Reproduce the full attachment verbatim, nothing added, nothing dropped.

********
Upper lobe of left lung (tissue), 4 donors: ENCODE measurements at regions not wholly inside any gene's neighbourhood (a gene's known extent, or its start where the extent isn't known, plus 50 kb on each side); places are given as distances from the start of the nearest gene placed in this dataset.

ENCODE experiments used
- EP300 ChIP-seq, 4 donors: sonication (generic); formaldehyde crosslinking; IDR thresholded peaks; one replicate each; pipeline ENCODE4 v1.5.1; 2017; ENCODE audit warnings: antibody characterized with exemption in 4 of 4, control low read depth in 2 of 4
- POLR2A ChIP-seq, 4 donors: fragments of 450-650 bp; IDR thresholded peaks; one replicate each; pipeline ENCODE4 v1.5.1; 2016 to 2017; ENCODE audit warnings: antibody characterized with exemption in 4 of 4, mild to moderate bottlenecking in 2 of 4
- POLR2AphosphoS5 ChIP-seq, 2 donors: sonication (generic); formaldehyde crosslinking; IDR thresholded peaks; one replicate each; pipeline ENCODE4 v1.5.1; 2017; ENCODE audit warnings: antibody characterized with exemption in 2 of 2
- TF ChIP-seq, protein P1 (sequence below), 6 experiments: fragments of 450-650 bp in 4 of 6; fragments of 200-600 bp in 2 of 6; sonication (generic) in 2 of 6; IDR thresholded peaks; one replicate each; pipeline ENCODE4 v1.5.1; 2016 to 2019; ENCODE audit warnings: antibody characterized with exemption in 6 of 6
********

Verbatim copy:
Upper lobe of left lung (tissue), 4 donors: ENCODE measurements at regions not wholly inside any gene's neighbourhood (a gene's known extent, or its start where the extent isn't known, plus 50 kb on each side); places are given as distances from the start of the nearest gene placed in this dataset.

ENCODE experiments used
- EP300 ChIP-seq, 4 donors: sonication (generic); formaldehyde crosslinking; IDR thresholded peaks; one replicate each; pipeline ENCODE4 v1.5.1; 2017; ENCODE audit warnings: antibody characterized with exemption in 4 of 4, control low read depth in 2 of 4
- POLR2A ChIP-seq, 4 donors: fragments of 450-650 bp; IDR thresholded peaks; one replicate each; pipeline ENCODE4 v1.5.1; 2016 to 2017; ENCODE audit warnings: antibody characterized with exemption in 4 of 4, mild to moderate bottlenecking in 2 of 4
- POLR2AphosphoS5 ChIP-seq, 2 donors: sonication (generic); formaldehyde crosslinking; IDR thresholded peaks; one replicate each; pipeline ENCODE4 v1.5.1; 2017; ENCODE audit warnings: antibody characterized with exemption in 2 of 2
- TF ChIP-seq, protein P1 (sequence below), 6 experiments: fragments of 450-650 bp in 4 of 6; fragments of 200-600 bp in 2 of 6; sonication (generic) in 2 of 6; IDR thresholded peaks; one replicate each; pipeline ENCODE4 v1.5.1; 2016 to 2019; ENCODE audit warnings: antibody characterized with exemption in 6 of 6